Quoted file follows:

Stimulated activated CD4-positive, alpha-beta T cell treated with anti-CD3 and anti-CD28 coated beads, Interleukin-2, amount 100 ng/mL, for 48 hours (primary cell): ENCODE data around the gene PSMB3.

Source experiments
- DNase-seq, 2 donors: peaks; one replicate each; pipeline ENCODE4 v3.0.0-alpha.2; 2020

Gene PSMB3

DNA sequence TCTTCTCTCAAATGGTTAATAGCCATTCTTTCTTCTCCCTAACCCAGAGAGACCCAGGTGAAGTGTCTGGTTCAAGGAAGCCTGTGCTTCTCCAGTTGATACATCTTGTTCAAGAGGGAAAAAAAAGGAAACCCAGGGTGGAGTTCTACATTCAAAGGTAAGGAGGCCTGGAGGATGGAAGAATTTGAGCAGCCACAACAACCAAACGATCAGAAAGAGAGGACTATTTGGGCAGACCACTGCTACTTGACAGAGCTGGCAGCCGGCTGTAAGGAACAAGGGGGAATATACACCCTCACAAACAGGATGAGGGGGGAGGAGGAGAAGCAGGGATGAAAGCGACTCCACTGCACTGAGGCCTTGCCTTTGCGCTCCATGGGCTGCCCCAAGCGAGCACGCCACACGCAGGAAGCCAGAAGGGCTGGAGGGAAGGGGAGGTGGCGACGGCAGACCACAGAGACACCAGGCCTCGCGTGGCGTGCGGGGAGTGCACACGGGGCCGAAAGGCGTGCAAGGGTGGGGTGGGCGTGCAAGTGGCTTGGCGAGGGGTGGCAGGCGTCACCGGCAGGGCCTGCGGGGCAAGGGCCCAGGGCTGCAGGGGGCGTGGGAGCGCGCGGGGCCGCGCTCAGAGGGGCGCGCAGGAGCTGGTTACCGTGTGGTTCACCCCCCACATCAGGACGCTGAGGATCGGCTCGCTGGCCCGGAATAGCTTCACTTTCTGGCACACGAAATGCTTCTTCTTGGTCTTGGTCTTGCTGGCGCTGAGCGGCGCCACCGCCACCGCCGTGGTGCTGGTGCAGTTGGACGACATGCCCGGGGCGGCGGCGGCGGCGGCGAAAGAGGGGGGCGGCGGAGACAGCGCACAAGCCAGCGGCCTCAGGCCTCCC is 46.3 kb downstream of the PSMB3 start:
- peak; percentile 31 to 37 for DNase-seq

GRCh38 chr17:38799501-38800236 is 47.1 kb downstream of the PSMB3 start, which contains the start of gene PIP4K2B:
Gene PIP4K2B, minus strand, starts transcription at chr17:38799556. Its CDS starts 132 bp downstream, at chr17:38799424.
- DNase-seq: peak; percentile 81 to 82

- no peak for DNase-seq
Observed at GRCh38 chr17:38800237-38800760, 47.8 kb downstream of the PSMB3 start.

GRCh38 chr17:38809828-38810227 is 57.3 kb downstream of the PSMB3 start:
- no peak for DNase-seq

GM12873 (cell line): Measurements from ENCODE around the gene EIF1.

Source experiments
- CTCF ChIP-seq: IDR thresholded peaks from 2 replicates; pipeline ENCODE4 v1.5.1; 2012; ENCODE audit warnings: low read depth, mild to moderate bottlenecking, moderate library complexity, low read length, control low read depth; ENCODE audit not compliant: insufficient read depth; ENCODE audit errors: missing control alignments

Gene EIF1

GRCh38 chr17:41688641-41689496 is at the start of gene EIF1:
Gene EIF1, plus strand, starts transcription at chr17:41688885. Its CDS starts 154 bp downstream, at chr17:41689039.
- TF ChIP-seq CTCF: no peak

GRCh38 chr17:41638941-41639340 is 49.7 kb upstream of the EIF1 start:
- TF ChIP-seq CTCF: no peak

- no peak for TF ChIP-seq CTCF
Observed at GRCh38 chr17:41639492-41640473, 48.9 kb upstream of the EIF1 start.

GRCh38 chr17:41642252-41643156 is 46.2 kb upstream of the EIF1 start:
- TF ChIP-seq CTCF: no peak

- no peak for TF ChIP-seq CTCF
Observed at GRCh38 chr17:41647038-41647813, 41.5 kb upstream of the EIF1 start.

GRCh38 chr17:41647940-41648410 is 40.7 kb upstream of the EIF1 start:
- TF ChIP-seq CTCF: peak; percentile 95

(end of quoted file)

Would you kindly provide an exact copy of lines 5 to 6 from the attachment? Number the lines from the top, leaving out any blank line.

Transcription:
DNA sequence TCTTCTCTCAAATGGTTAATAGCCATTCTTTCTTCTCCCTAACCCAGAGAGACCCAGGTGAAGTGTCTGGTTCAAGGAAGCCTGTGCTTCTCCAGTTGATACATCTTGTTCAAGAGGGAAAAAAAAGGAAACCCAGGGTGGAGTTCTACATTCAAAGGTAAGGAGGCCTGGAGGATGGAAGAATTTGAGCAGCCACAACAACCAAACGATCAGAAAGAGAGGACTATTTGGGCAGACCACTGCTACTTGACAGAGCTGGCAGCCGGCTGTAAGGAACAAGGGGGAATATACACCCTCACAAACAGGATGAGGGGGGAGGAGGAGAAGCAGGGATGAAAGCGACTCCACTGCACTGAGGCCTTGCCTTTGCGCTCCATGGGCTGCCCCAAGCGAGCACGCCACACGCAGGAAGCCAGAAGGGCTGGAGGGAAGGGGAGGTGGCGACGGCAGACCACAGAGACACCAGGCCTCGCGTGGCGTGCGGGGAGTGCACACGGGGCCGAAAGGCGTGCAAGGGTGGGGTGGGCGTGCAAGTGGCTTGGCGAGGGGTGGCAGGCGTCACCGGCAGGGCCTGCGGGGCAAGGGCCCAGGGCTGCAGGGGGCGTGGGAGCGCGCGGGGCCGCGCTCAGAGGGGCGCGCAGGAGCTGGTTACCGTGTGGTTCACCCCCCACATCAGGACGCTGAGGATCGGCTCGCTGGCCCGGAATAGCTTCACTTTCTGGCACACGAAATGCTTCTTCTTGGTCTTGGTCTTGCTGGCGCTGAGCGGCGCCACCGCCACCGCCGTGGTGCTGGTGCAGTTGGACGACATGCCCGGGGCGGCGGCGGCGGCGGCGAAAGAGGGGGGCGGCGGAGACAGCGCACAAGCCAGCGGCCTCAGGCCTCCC is 46.3 kb downstream of the PSMB3 start:
- peak; percentile 31 to 37 for DNase-seq